Yes, and they’ve all been—‘The emperor has no clothes,’ ‘We’re like sheep,’ ‘It’s the people with the attaché cases that run this,’ ‘I wish this were the ’60s so that people would know how to organize,’ ‘I’ve been watching the erosion of the patient-doctor relationship for 25 years.’ Somebody said, ‘I have a sinking heart every time a specialist gets on the EMR because I realize I won’t have any new information about how to manage my patient; it will just be cut-and-paste.’

Did you hear from any EMR fans or at least defenders?
None. I did get a call from a pediatric otolaryngologist who has actually solved his problem by putting video cameras into his room and training his medical assistant to become a rapid transcriptionist. He dictates his notes during his patient visits, saying ‘Now we’re going to put you on this antibiotic, this number of tablets, you’ll take it three times a day’ and so on. This doctor didn’t write; he actually called me. He said, ‘I have the answer!’ He’s able to see 15, 24 patients in a morning using this system. It’s ear, nose and throat, so it’s not comprehensive visits like you would get with internal medicine, but it shows that no piece of the EMR is bad. It’s just that, when you put it all together, everything takes a lot longer and … the added time is not going to the patient.  

It’s distressing to hear that technology is the source of this much discouragement among physicians, especially given all we hear about the EMR’s potential to facilitate patient care that is not only more efficient and cost-effective but also of better quality.
From a primary care perspective, when people go to see their doc, something like 10 to 30 to 50 percent of what they talk about are symptoms of stress in their lives or worsened by stress in their lives. They just really need human contact. They need somebody to listen and they need somebody to connect with, and they’re better if that simple thing happens—without spending a dime and without writing a prescription. And the fact that that has been carved away from what happens—people still have that need. So they will start going to massage therapists and doing meditation and magnet therapy and aromatherapy—places where somebody just has enough time to be with them.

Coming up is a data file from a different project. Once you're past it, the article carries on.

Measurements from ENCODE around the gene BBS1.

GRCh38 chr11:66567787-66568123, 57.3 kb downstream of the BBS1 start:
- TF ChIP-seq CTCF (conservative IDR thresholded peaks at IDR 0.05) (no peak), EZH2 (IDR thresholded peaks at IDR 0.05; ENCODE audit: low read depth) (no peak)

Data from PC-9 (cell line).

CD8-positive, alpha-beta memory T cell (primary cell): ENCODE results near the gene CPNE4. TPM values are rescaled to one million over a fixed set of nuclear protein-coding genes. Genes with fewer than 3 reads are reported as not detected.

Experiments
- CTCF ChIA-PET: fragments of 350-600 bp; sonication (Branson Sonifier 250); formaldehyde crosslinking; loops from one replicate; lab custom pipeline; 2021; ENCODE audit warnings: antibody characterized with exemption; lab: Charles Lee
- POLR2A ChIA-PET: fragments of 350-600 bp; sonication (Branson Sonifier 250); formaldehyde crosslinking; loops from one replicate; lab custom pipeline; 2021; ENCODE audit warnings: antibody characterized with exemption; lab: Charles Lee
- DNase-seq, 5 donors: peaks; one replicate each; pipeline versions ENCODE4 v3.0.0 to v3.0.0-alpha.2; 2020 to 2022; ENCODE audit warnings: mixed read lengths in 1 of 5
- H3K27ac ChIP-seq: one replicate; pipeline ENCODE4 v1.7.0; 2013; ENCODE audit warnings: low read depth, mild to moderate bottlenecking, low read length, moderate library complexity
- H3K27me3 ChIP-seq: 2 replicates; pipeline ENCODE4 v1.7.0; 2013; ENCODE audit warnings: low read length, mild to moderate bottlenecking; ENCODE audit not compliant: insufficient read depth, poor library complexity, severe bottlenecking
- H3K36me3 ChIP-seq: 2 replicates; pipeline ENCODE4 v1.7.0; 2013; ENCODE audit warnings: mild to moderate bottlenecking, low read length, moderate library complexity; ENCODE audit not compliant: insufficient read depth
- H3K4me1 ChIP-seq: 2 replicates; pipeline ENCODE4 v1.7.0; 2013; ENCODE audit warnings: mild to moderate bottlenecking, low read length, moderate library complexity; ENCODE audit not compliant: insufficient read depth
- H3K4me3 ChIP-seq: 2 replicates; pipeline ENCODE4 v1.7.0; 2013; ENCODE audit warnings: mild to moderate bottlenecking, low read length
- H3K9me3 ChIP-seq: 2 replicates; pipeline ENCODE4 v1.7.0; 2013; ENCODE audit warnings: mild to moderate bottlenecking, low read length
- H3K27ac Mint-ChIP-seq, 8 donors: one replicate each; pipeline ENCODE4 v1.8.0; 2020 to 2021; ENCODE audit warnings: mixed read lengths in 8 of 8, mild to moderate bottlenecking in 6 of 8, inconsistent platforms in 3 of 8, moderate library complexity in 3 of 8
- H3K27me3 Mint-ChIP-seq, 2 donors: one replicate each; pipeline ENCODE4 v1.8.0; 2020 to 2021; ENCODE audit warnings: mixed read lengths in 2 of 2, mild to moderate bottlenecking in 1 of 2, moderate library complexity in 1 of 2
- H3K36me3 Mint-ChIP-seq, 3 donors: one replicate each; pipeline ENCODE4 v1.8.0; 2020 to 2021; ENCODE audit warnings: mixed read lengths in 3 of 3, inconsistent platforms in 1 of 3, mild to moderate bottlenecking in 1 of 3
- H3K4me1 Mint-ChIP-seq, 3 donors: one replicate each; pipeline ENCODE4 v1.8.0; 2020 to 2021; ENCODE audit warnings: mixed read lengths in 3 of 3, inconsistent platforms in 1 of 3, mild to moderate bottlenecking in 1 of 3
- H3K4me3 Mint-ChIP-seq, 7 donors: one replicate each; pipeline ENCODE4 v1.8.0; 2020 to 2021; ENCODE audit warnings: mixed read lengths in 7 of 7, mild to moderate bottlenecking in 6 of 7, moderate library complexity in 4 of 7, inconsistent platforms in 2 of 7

In the last sentence of your essay, you write: 'If we take time to connect with one another and draw strength from listening, learning, teaching and caring, we can join together to find ways to take on new challenges, including the electronic medical record.' What might those ways be?
The people who use the records have to be involved in their development, so that they are designed to think the way we [clinicians] think. Also, if we’re going to commit to technology, we have to get rid of paper. We can’t be doing everything twice. We have to have enough confidence in our systems that we aren’t duplicating them. People have to acknowledge that, if you want doctors to take care of all these things, they have to have time to do it. If the system is taking up most of the time, then the system has to be simpler. You just can’t keep asking people to do more things in less time forever because they’ll eventually just explode.

People will find simpler ways. And we’ll get better at letting systems talk to one another. Our interrelationships within the office have deteriorated because everybody is attached to a machine. We sit in a room with our backs to each other and that brings down morale among the staff. We have to find a way to give people connectivity with other human beings.

How hopeful are you that such a way will be found?
People will always idealize the healing aspect of being a physician, and I am hopeful that there will continue to be a way for that to remain a part of the profession. And I do see that trend in medical schools and residency training programs, where people are insisting on better human skills. As more and more people grow up with that insistence, I hope that they will say to the corporations, ‘We all have to work together to find the answers.’ I am hopeful that a dialogue is starting.